- Lead the project.
- Assist the UX team by creating “mood-journeys” and identifying major pain points.
- Cooperate with different teams in order to understand the technical feasibility of the project.
- Create Voice-Over journeys to guarantee an intuitive and successful journey for users.
- Liaise with RNIB to ensure user requirements are achieved.
For years, users with accessible requirements were facing the herculean task of booking tickets online. The results from our in-depth analysis concluded that the journey for our users was painful and frustrating. As a results, users would call the Customer Service team, therefore, increasing the number of calls exponentially, or give up and abandon the journey.
We identified the main pain point was the High Demand (HD) and General Admission events (GA) experience.
A High Demand Page is the experience we provide to users when an event goes on sale. It’s generally used to permit a large number of users on the page and created to allow an easy and quick checkout without any issues.
The General admission journey was creating friction for the users as a general admission event doesn’t allow the user to pick a specific seat from an area in the venue map, it just randomly attributes a ticket. The venue maps aren’t easy to navigate using a keyboard and a screen reader tool so we had to take actions and open the door to 11% of the UK audience.
By analysing the market opportunities we decided to act and improve the experience for users with accessibility requirements.
To understand how the Accessible journey works we had to understand the main pain points during the journey.
Our first task was to evaluate the Keyboard only, VoiceOver, and ChromeVox journeys. We identified the most difficult journey was VoiceOver.
After evaluating the journey we identified the main pain-points for Keyboard users:
- Ticketmaster uses 2 tickets by quantity default when users land on an Events detail page (EDP). This means for those using keyboard assistance, extra user action is required, that is removing the Standard Ticket, and adding Accessible tickets.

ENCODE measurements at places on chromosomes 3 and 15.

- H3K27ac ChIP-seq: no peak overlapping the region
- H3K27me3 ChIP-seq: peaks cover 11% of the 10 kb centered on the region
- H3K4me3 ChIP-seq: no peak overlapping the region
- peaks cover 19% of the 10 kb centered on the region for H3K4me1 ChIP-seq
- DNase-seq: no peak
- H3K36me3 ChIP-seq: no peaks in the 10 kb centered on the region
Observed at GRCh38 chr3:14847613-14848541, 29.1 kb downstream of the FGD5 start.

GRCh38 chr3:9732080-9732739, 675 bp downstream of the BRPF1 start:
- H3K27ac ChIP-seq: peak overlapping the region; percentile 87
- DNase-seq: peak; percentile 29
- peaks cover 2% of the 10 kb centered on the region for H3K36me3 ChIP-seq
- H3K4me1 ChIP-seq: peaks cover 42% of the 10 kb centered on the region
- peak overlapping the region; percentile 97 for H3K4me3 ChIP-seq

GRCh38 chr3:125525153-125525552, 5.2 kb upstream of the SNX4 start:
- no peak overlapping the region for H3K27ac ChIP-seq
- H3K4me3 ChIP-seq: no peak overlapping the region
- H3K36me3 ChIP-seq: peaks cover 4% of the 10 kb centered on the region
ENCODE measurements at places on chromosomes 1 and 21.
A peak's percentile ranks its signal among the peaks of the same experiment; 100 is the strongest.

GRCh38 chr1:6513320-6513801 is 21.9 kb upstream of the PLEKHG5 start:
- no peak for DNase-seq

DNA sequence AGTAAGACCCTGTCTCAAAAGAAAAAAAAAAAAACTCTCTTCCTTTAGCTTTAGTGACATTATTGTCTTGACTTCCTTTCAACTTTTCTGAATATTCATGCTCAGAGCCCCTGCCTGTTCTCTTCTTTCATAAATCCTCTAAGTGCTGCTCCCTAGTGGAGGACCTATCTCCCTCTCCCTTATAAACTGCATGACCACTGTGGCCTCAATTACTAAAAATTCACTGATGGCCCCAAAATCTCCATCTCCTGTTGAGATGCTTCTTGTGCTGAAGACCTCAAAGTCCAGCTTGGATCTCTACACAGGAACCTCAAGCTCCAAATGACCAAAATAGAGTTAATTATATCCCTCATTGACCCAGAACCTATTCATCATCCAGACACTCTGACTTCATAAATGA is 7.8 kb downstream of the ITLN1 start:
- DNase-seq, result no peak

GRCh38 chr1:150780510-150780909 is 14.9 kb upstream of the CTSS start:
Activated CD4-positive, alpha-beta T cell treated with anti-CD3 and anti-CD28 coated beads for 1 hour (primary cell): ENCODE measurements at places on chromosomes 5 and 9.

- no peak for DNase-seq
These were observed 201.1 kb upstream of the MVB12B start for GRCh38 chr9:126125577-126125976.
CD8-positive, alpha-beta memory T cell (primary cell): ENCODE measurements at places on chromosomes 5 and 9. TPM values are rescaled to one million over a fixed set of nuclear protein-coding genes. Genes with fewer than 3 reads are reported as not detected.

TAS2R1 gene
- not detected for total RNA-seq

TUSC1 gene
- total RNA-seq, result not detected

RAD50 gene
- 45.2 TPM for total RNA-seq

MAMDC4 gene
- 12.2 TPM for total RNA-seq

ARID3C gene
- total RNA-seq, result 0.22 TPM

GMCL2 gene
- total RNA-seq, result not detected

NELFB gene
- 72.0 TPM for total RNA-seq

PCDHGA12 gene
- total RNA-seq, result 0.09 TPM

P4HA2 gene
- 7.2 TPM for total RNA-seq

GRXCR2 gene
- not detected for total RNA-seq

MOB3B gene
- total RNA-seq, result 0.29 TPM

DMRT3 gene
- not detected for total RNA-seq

- Struggled on the filter section.
- The user found the Accessible Ticket information irrelevant.
- The timer in the reserved page area was hard to read which also built pressure on the user to finish the journey.
ChromeVox is a browser add-on that will allow you to screen read every component on the page. This journey is normally used by visually impaired users that need assistance browsing on a website. This journey proved to be a difficult task for our users and we identified multiple pain-points:
- The user has no idea which ticket type/quantity they’re purchasing. At this stage, they would abandon the journey.
- No vocal indication about the filters not being available when there are no ticket types selected.
- No Indication on the number of tickets in the basket.
- No indication of ticket allocation
- Non-descriptive elements on the page (elements without tags).
- Non-descriptive buttons.
VoiceOver serves the same purpose as ChromeVox but is used on Apple devices only. Journey problems are very similar.
- The user has no idea which ticket type/ quantity they are buying. At this stage, they would abandon the journey
- Price reading is confusing
- No information for a free ticket to wheelchair companions
- An extra step to add a companion ticket
- No information about the ticket logic for accessible tickets
- Problems tagging and naming some of the page elements
- No indication of tickets allocated
- No indication for “No tickets found”
Our next step was to fix the existing page elements and organise an accessible journey that could easily be navigated by our users.
We decided to prioritise the accessible journey on the page and simplify it so that the other journeys wouldn’t confuse the user.
After reviewing the VoiceOver journey we decided to share our plan with the Royal National Institute of Blind People (RNIB).
The feedback was very positive and we were ready to start implementing our changes for the EDP High demand.
We decided to conduct the same exercise for the General Admission journey and the plan was to follow the same approach we had on the High Demand journey.
We were capable of quickly finding the solution. We wanted to implement the same solution we had for EDP HD. However, we couldn’t apply a toggle as toggles on the GA experience are used to show specific tickets in the ticket panel (such as Resale or AMEX), and the same approach wasn’t feasible.
To solve the problem we decided to implement the accessible journey inside a panel and again prioritise the journey to allow the users to find what they need without having to interact with the entire page.
We also gave the user the possibility to choose which area of the venue they want their seats to be assigned e.g. balcony or stalls, and from there pick the ticket type.
When the user lands on the page we wanted to make sure the Voiceover journey was aligned with the user needs and therefore we followed the same approach as the EDP HD exercise.
The next step was to review the VoiceOver experience for General Admission.
We wanted to clarify if the journey was also matching all of the requirements for an accessible journey and also understand if there were any major pain-points.